The head of the Anglican Church in Dublin has said it is “still terrifyingly unclear” what outcome Brexit will have for both parts of the island of Ireland.
In his presidential address to the Dublin & Glendalough Diocesan Synod on Tuesday, Archbishop Michael Jackson said what was clear was that the “obsession around the backstop has effectively stopped us from asking what, in fact, is the frontstop”.
Dr Jackson also stressed, “it is not the Irish Backstop; it is the European Backstop”. He added, “This is a European issue that cannot be ‘marketed’ as solely an Irish problem.”
Addressing people and clergy representing the parishes of the dioceses of Dublin & Glendalough, he said his thoughts were with the range of people affected by Brexit in many jurisdictions and in a very specific way in Ireland and in the Church of Ireland.
“People live and work on what is now changing from being a peaceable border to being a contested border. Peace in its day was courageous. Peace today remains a precious prize right across Ireland.”
Reminding delegates that the Good Friday Agreement secured peace as part of an international agreement, he said borders were liminal spaces, places of transformation and of transition.
The people of ‘The Border’, the Armagh-native said, are “people like myself with whom I have grown up, whom I greatly respect and with whom I subsequently ministered. They are fast becoming a pawn in a politics of cynical neglect and atrophy of understanding. They are our people too; however different they may sound”.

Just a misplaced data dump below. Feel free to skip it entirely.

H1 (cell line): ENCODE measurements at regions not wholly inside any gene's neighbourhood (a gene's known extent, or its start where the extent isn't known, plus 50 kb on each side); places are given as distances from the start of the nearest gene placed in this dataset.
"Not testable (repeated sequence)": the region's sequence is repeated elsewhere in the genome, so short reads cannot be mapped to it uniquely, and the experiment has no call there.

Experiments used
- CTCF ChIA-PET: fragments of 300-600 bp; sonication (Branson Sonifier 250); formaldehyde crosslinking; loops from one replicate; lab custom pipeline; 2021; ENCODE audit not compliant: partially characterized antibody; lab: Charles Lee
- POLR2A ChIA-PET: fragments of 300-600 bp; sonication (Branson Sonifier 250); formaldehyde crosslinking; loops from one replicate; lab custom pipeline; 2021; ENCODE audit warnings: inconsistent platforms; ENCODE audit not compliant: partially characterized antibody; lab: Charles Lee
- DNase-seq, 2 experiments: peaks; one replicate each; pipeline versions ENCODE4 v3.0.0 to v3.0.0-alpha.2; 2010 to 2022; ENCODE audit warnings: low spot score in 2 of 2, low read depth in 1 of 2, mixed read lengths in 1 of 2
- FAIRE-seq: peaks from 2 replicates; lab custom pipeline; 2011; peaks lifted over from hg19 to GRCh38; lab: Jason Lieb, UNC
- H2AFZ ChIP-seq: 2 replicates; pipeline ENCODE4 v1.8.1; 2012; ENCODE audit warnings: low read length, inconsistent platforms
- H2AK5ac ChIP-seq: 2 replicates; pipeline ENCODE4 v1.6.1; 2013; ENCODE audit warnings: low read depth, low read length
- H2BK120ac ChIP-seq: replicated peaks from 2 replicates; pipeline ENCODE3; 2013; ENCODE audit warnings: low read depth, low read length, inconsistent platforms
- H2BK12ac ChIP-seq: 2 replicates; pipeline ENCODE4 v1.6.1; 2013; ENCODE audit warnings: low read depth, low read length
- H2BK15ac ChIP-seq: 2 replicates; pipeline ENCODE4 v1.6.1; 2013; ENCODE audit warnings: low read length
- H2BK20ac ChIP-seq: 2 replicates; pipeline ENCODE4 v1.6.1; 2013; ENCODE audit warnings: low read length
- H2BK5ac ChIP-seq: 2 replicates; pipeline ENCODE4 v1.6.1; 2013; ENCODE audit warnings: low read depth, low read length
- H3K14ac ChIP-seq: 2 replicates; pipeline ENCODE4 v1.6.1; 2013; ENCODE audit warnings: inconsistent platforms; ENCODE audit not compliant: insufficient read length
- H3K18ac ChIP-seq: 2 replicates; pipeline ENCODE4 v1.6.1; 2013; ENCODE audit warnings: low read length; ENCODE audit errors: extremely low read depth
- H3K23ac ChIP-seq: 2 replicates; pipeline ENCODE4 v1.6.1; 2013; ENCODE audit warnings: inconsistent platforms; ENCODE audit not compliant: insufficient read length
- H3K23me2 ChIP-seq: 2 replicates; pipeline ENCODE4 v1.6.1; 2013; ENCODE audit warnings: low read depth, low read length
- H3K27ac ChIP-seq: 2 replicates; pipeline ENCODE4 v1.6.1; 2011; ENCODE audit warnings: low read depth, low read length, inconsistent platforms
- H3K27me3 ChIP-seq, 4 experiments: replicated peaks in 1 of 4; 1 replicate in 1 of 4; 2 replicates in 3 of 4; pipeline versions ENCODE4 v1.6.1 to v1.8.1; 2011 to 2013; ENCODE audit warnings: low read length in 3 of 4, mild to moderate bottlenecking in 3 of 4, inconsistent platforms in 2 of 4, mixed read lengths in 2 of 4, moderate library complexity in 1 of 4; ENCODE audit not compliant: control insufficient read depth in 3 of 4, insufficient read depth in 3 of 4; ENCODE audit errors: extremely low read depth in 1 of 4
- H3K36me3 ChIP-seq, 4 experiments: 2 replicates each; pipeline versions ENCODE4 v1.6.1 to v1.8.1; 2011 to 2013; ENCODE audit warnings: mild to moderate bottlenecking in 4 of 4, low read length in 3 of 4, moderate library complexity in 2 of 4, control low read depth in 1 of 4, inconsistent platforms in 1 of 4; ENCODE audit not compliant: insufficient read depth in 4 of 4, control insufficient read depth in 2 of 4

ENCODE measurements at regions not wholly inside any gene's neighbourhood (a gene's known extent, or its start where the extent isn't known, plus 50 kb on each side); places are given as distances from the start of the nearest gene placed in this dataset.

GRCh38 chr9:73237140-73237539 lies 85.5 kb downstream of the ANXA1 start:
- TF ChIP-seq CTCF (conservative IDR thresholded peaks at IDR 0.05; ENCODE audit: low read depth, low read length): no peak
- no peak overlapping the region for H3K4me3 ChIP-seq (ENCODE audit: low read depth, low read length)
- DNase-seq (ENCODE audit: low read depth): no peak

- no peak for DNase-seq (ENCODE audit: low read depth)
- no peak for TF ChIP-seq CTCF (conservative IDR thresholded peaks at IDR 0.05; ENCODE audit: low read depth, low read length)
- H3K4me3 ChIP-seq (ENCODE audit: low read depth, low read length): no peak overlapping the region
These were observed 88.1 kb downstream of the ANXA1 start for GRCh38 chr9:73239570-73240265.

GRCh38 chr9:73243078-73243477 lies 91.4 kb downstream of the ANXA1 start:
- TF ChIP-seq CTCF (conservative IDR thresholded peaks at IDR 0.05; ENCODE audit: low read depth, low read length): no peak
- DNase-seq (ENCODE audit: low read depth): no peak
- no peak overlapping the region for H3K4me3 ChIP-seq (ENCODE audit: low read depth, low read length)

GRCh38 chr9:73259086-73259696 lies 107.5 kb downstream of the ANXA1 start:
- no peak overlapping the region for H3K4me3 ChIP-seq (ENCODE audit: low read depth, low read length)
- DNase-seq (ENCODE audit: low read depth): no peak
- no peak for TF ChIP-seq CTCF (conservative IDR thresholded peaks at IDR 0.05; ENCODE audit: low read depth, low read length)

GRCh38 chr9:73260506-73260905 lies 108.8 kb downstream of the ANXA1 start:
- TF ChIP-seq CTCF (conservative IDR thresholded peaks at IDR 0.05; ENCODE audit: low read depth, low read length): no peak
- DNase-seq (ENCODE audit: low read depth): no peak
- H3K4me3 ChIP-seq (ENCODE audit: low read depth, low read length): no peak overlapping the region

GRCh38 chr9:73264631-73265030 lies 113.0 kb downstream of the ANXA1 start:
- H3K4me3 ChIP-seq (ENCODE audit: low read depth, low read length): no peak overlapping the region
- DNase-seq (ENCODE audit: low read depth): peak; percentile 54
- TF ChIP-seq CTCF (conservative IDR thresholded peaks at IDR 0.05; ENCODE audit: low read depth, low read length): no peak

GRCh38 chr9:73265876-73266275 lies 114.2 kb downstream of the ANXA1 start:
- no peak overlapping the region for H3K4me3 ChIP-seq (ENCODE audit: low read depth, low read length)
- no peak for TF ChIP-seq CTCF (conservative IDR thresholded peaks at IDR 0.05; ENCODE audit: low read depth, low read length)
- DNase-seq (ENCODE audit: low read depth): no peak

The Anglican prelate criticised the manner in which the debate and discourse around Brexit had “coarsened” and “hardened” and warned that, “Populism and parliamentarianism are both pitted against one another and conflated in charismatic, if less than attractive, personalities.”
Elsewhere in his address, Dr Jackson spoke about Anglican identity in Ireland today in light of the 150th anniversary of the Disestablishment of the Church of Ireland in 1869.
“Today, we have an enviable identity as members of a vibrant secular-style society; we have an identity as members of our own families and communities; and we have an identity as members of a church that in 1869 declared itself free to shape its future,” he said.
Recent scholarship had argued that Disestablishment was to move towards introspective self-protection and withdrawal from the public square.
While not refuting this, Archbishop Jackson said that allowing such a mindset of decline and demoralisation to continue to deepen did not bode well for the institutional survival of the Church or for individual engaged citizenship in both the Republic of Ireland and in Northern Ireland.
His said his request was “simple”.
“It is that you celebrate who we are; that you consolidate what we have done building community locally and from home. “Change and construction go hand in hand,” he added..